Euro 2016 Review

It might not have been the most thrilling tournament ever, but I think that we can still look back on Euro 2016 as an entertaining month of football. We witnessed dark horses capture the hearts of the continent, late goals galore and strikes of the highest quality as Portugal stunned Europe to lift the trophy by beating France in the final. England suffered their most embarrassing competitive defeat ever, losing to Iceland in the quarter-finals, but the less said about that the better so I’ll begin quickly with my review of Euro 2016…

My Team of the Tournament

UEFA have named their team of the tournament, as shown below…

But I’d like to make a few changes, so here’s my team…

  • GK: Hugo Lloris – The French captain came so close to lifting the trophy on home soil, but there was nothing he could do about the winning goal in the final, and it shouldn’t overshadow what a great tournament Hugo Lloris had. He did not concede in open play until the quarter-final, and made numerous saves throughout the tournament. He did not have the most confident defence in front of him, so did well to keep three clean sheets, a tally only bettered by Manuel Neuer and Rui Patricio.
  • RB: Jerome Boateng – Except for his strange flailing hand that gave away a penalty against Italy, Jerome Boateng had a strong tournament, and I’ve fitted him into this team out of position at right-back. When the Bayern Munich man was forced off against France it was clear that the German defence became shaky, as it lacked Boateng’s confident presence. Boateng also managed to get on the scoresheet with a superb goal from outside the box against Slovakia, and his almost impossible goal-line clearance against Ukraine was stunning.
  • CB: Pepe – Pepe does not have the best reputation in football due to his sometimes aggressive nature, but at Euro 2016 he silenced his critics and proved that he is one of the world’s best centre-backs, getting better as the tournament went on at the age of 33. Consistently solid as part of the triumphant Portugal back four, no one made more interceptions than Pepe (19), whilst the Real Madrid defender also made 37 clearances and blocked six shots. And just the one yellow card in sight!
  • CB: Ashley Williams – Leading Wales’ remarkable run to the semi-finals was skipper Ashley Williams, who led with courage and passion which summed up the Dragons’ superb team spirit. He played every minute, and made seven blocks and 43 clearances, more than anyone else in Chris Coleman’s squad. The 31 year old got the equalising goal against Belgium in the quarter-final with a powerful header to make his tournament even better, and for someone who was playing in non-league eight years ago, it’s quite an achievement.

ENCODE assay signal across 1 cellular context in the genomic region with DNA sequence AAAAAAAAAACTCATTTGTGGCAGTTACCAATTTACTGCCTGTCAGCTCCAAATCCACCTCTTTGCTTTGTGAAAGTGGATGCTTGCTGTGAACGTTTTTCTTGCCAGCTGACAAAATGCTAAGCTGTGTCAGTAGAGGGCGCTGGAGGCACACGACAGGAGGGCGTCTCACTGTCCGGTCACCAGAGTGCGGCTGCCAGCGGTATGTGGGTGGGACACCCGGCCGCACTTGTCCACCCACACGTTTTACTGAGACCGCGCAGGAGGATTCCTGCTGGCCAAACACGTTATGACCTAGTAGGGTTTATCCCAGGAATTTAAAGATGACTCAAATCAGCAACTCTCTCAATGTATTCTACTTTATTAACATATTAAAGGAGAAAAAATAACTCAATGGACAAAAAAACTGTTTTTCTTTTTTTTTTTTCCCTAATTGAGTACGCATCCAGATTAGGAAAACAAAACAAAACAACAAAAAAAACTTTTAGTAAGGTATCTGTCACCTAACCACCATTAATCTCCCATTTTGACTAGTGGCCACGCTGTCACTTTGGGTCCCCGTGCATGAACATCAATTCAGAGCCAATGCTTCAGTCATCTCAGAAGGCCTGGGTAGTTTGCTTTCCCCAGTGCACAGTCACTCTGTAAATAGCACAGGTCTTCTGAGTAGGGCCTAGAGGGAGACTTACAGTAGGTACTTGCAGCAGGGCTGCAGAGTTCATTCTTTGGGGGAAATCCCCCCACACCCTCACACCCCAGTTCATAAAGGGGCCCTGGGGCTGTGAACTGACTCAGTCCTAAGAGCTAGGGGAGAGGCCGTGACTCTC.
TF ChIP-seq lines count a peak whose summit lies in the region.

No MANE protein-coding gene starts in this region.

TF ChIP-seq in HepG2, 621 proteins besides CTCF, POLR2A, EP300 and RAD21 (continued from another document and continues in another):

• LB: Jonas Hector – FC Cologne’s Jonas Hector began Euro 2016 as virtually unknown to the majority of fans outside of Germany, but a number of impressive performances mean that he is now on the radar of Barcelona, Liverpool and Tottenham Hotspur. The 26 year old made more open play crosses than any other player at Euro 2016 as he proved an attacking threat down Germany’s left hand side. He also scored the winning penalty in his country’s quarter-final shoot-out win over Italy.
  • RM: Eden Hazard – A strange choice perhaps, considering that Belgium only made it to the quarter-finals, but I thought that Eden Hazard was back to his brilliant best at Euro 2016. He terrorised defences at the tournament and showed off his pace and trickery, completing a total of 23 dribbles – more than any other player. No one got more assists than Hazard’s four, and the 25 year old will be now be hoping he can light up the Premier League once again in 2016-17.
  • CM: Toni Kroos – Toni Kroos quietly goes about his business in the Germany midfield that he has become the heartbeat of, turning defence into attack in the blink of an eye, so you literally don’t notice just how ridiculously good the 26 year old is. Nobody at the tournament made more passes than Kroos (642), whilst his pass accuracy of 92% was not bettered by any other quarter-finalist. The main reason that Italy were able to take Germany to extra-time in the quarter-finals was the fact that they completely surrounded Kroos, as they knew how big a danger he was.
  • CM: Aaron Ramsey – Arsene Wenger take note. Aaron Ramsey plays his best football when played in the middle, not out wide. The Welshman was superb at Euro 2016 as he controlled his side’s football, bursting forward brilliantly to create chance after chance and bring others into play with his excellent awareness. Along with Hazard, Ramsey got the most assists at the tournament (4), and as predicted, Chris Coleman’s team really struggled without the 25 year old’s influence against Portugal in the semi-final when he was suspended.
  • LM: Dimitri Payet – He may have fizzled out slightly towards the end of the tournament, but Dimitri Payet was by far the best player in the group stages, which he began with a bang by scoring a stunning late winner in the opening game against Romania. The West Ham midfielder was France’s key creative outlet, and he ended the tournament with three goals and two assists, as well as 21 chances created, a tally only bettered by Kevin De Bruyne. Why has it taken him this long to reach the top level?